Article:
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C.D. Warner, et al., comp. The Library of the World’s Best Literature.
An Anthology in Thirty Volumes. 1917.

Critical and Biographical Introduction

By David Friedrich Strauss (1808–1874)

THE GERMAN renaissance, which had its beginnings in that great literary movement of which Goethe was the central figure, was destined to express itself at a later period in an output of philosophical and religious thought almost without parallel in its comprehensiveness and in its subtlety. Like other manifestations of intellectual and spiritual vigor, it was not without its negative and destructive principle: a principle which found, perhaps, its most significant expression in the life and work of David Friedrich Strauss,—a man modern only in the letter of what he performed; in the spirit a dogmatist of almost mediæval intensity and narrowness.

He was born at Ludwigsburg, near Stuttgart, January 27th, 1808. His father, although a tailor by trade, devoted much of his time to literary pursuits; his mother was a woman of strong common-sense, whose piety was of an extremely practical character. The son inherited his father’s taste for books, his mother’s distaste of mysticism. Being designed for the church, he was sent in his thirteenth year to an evangelical seminary at Blaubeuren near Ulm, to study theology. Two of his teachers there, Professors Kern and F. C. Baur, were to have a deep influence upon his life. There also he met Christian Märklin, a student whose biography he was afterwards to write. Four years later, in 1825, he entered the University of Tübingen; but finding in the curriculum little nourishment, he sought satisfaction for his needs in Schelling’s pantheistic philosophy, and in the writings of the romanticists, Jacob Böhme, and others.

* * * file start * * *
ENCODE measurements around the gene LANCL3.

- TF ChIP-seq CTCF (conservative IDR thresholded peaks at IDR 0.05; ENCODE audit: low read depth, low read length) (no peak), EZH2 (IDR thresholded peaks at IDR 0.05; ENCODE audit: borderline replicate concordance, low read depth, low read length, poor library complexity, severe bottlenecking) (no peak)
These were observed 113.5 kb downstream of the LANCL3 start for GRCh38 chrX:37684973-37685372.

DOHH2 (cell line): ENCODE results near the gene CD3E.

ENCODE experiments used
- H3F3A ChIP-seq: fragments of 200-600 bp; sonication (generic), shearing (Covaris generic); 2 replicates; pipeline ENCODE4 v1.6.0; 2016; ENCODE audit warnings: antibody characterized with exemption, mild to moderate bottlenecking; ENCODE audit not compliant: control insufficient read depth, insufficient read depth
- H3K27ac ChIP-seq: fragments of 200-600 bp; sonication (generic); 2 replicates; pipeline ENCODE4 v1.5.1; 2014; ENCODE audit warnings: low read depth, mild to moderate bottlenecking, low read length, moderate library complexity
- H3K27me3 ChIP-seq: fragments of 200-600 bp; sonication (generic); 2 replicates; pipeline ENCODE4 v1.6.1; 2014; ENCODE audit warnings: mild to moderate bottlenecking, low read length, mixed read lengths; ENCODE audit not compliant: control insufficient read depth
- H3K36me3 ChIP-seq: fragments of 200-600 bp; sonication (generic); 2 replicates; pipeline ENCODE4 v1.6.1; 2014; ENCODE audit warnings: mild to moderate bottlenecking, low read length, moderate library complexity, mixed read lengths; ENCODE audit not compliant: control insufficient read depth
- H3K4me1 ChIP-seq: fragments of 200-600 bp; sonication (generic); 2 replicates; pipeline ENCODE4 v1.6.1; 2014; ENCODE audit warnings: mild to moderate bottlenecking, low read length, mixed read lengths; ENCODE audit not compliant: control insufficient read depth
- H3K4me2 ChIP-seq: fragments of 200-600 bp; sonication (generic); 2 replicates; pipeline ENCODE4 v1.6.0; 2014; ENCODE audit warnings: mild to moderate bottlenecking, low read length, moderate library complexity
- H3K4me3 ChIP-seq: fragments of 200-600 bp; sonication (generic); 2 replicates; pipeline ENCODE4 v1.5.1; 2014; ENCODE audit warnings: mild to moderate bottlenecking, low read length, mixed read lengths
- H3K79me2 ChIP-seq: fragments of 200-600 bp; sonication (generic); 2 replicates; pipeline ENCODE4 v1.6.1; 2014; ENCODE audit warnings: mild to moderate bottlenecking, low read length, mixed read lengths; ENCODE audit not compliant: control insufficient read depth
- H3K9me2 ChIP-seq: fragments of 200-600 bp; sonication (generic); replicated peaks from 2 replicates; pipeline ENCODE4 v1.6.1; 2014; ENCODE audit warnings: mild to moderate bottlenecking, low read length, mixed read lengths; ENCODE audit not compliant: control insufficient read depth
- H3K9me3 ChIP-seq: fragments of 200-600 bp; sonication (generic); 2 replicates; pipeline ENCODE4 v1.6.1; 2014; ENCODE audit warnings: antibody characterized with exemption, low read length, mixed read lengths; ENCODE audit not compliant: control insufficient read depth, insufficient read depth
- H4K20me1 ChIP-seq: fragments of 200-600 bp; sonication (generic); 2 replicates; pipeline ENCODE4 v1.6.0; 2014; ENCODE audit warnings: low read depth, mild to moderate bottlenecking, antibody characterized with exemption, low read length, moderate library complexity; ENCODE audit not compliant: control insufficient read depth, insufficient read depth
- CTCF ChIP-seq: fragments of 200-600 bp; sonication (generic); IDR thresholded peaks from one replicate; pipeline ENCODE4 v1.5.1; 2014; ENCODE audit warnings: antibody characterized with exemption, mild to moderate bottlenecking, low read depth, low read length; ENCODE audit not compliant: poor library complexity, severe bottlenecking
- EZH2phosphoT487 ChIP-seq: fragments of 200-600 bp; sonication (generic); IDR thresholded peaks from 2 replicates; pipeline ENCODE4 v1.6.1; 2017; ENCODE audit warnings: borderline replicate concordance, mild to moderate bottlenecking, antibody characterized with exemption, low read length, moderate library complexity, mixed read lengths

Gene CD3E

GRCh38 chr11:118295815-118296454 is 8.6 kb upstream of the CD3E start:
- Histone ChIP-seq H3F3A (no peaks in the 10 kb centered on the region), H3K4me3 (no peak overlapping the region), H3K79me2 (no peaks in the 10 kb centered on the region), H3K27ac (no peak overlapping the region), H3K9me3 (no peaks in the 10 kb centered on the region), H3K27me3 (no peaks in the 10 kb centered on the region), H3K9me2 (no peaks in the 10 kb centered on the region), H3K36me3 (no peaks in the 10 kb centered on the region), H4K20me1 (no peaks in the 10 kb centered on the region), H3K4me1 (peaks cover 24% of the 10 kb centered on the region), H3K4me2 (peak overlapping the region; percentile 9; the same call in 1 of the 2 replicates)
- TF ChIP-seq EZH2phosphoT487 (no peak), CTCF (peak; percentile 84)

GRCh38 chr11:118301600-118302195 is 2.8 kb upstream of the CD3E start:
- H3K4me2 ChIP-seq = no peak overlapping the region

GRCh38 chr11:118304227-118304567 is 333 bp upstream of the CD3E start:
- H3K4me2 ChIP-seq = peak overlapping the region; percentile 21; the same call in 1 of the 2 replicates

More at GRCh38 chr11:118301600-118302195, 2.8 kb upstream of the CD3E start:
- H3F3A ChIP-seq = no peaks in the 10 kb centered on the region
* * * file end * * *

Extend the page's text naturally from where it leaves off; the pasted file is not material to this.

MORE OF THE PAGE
In 1826 Professors Baur and Kern came to the University, resuming the intellectual oversight of their former pupils, Strauss and Märklin. Baur introduced Strauss to the works of Schleiermacher, whose mystical conception of religion, as having its roots in the emotional life, was for a time attractive to the future author of the ‘Leben Jesu,’ drawing him away from the influence of the rational philosophy of Kant and the pantheism of Schelling. But he was not to remain long a disciple of Schleiermacher. His own temperament, as well as outside forces, was drawing him to the consideration of the overwhelming Hegelian philosophy. In the last year at Tübingen he read Hegel’s ‘Phänomenologie,’—strong meat even for a German youth to digest. Hegel, in direct opposition to Schleiermacher, sought the roots of religion in thought, not feeling: his conception of Begriff and Vorstellung, of Notion and Representation, the Absolute, and the finite presentation of the Absolute, was to exert a tremendous influence upon Strauss; leading him at last to the inquiry embodied in the ‘Life of Jesus,’ how much of dogmatic religion is but the shadowing forth, the vorstellung, of great underlying truths.

He was not at once, however, to apply the Hegelian philosophy to the doctrines of the Christian religion. In 1830 he passed his examination with honor, becoming soon after assistant to a country clergyman; but a man of his restless and eager intellect could not long remain in the quiet atmosphere of a country parish. In 1831 he resigned his pastorate, to study under Schleiermacher and Hegel in the University of Berlin. The latter dying suddenly, shortly after Strauss’s coming to Berlin, he removed to Tübingen, where he became a repetent or assistant professor, lecturing upon logic, history of philosophy, and history of ethics. In 1833 he resigned this position to devote himself to writing the ‘Life of Jesus.’ In 1834 the first volume, and in 1835 the second volume, was published.